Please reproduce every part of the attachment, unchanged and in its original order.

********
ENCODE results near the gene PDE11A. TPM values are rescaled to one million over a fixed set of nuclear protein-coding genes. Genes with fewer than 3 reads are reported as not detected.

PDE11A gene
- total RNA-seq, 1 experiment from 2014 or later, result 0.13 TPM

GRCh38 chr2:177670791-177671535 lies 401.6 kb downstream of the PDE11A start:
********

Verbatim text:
ENCODE results near the gene PDE11A. TPM values are rescaled to one million over a fixed set of nuclear protein-coding genes. Genes with fewer than 3 reads are reported as not detected.

PDE11A gene
- total RNA-seq, 1 experiment from 2014 or later, result 0.13 TPM

GRCh38 chr2:177670791-177671535 lies 401.6 kb downstream of the PDE11A start: